Pilatus challenges ‘export ban’ to Saudi Arabia and UAE

Pilatus has produced mainly military training aircraft for nearly 80 years. Keystone/Christian Beutler

The Swiss aircraft manufacturer Pilatus plans to take the foreign ministry to court for banning the company from operating in Saudi Arabia and the United Arab Emirates (UAE).

This content was published on July 5, 2019

Pilatus said the ban, announced at the end of last month, was incomprehensible, damaging and disproportionate as it set a deadline of 90 days to end all support activities in the two Gulf countries.

“It’s a slap in the face of Pilatus and its more than 2,000 employees. It amounts to a future export ban,” according to a statement published on Friday.

The companyExternal link said it was challenging the foreign ministry’s decision at the Federal Administrative Court. The firm wants the legal security necessary to compete in the market.

Pilatus also slammed Foreign Minister Ignazio Cassis for refusing to consider its arguments.

The chairman of the board, Oscar Schwenk, reiterates that the company had done nothing illegal.

However, the foreign ministry argues that the business activities of Pilatus with Saudi Arabia and the UAE, providing technical support and spare parts for the fleet of 55 PC-21 military training aircraft, was in violation of the law. The services amount to logistical support of armed forces, according to the ministry.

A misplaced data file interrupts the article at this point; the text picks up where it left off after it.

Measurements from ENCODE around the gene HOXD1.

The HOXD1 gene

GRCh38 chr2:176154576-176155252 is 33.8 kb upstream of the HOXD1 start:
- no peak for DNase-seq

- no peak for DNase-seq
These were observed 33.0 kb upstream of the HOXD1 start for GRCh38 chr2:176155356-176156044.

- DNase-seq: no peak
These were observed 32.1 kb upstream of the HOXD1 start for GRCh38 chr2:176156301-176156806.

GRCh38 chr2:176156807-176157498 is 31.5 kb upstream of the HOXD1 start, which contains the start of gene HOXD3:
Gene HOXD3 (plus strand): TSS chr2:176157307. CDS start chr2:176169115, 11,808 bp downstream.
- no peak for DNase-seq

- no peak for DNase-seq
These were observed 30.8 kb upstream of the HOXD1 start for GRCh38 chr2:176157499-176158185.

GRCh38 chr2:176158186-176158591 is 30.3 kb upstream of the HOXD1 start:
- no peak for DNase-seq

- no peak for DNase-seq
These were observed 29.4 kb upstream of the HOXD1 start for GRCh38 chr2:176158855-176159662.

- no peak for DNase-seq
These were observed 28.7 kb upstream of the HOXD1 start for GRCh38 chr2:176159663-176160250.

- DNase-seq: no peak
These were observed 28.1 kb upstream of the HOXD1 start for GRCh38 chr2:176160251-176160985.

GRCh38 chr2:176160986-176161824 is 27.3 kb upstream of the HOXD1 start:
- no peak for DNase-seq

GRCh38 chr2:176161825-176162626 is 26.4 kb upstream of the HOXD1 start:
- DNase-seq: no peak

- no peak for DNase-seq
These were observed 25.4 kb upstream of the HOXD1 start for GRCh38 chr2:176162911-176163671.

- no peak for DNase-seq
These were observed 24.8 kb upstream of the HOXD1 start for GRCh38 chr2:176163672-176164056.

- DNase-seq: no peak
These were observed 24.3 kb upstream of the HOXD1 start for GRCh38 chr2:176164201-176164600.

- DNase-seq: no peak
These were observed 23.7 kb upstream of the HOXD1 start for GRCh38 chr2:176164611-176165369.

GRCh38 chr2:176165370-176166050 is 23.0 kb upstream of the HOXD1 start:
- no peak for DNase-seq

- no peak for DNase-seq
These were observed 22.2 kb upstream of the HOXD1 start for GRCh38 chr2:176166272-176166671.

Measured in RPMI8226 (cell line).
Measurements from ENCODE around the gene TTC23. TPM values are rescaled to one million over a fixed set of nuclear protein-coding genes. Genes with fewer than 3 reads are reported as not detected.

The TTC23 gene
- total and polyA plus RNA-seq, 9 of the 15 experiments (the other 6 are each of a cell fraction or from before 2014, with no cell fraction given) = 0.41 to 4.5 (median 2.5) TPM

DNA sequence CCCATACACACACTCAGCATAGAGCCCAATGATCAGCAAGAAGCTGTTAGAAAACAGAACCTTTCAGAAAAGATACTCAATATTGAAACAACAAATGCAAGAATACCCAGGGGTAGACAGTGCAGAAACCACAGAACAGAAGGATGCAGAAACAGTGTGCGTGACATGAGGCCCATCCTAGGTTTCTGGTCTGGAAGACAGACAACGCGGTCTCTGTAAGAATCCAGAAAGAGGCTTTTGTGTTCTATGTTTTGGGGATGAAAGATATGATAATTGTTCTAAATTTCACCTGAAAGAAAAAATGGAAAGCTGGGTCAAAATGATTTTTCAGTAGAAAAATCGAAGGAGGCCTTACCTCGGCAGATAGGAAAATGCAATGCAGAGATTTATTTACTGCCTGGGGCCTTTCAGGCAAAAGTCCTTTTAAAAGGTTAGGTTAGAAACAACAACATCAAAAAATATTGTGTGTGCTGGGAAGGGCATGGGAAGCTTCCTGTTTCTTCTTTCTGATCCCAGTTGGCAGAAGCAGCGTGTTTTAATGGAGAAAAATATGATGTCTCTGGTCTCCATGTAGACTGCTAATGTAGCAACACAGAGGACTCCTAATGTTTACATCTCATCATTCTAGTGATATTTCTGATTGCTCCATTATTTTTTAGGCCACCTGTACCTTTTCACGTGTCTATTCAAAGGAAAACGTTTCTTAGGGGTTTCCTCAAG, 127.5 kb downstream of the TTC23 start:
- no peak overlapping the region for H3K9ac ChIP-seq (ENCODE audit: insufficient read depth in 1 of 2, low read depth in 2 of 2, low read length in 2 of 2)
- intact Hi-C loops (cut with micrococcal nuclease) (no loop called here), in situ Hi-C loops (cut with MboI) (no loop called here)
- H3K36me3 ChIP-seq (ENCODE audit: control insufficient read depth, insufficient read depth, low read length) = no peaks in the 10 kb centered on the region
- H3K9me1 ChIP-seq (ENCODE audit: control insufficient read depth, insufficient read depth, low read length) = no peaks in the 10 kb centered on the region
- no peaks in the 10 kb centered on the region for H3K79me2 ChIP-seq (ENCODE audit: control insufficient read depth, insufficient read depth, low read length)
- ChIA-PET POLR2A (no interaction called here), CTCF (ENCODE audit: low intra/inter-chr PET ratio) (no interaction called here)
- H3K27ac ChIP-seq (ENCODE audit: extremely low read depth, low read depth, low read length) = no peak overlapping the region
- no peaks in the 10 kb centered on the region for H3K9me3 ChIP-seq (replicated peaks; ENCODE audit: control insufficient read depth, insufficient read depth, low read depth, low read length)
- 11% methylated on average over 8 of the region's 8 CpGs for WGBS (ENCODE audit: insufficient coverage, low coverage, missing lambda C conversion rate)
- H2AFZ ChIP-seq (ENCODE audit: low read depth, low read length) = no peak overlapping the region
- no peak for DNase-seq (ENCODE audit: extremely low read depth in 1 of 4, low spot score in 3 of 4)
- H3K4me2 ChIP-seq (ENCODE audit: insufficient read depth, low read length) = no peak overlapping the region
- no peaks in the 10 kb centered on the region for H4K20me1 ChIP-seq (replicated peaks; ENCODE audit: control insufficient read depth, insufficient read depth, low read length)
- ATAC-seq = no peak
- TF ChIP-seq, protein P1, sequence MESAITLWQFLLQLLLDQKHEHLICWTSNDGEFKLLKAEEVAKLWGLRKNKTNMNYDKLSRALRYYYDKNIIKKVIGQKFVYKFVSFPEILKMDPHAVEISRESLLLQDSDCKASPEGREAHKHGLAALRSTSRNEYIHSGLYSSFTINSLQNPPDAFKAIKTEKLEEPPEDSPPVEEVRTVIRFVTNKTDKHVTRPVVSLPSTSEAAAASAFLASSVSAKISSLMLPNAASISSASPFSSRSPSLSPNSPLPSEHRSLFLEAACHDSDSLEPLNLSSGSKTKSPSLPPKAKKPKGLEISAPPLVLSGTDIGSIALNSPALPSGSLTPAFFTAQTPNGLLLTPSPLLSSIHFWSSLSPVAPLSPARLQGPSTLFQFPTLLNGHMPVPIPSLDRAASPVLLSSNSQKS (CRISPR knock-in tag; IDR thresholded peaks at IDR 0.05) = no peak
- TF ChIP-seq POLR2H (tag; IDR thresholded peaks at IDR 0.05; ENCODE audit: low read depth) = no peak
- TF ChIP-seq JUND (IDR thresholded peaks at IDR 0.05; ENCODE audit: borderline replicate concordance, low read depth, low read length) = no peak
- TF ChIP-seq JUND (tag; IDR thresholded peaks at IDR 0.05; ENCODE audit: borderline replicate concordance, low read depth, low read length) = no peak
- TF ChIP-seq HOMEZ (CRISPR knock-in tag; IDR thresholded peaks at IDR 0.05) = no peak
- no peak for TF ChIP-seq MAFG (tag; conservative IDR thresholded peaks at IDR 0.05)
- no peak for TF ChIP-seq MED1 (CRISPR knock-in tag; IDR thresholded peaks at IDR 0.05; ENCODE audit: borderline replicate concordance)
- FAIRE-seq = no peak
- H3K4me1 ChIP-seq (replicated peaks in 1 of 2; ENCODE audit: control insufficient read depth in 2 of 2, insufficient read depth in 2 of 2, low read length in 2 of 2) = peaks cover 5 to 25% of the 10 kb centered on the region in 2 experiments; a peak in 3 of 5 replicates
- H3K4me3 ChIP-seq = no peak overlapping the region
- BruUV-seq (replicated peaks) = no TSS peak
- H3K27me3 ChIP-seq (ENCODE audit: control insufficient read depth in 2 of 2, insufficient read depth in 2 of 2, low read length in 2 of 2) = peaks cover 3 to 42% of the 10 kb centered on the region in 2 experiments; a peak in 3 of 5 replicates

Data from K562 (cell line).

Saudi Arabia has been involved in the military conflict in neighbouring Yemen since 2015.

In compliance with the JTI standards

In compliance with the JTI standards

More: SWI certified by the Journalism Trust Initiative

Contributions under this article have been turned off. You can find an overview of ongoing debates with our journalists here. Please join us!

If you want to start a conversation about a topic raised in this article or want to report factual errors, email us at

Sort by

Change your password

Do you really want to delete your profile?

Your subscription could not be saved. Please try again.
Almost finished... We need to confirm your email address. To complete the subscription process, please click the link in the email we just sent you.

Weekly top stories

Keep up to date with the best stories from SWI on a range of topics, straight into your mailbox.


The SBC Privacy Policy provides additional information on how your data is processed.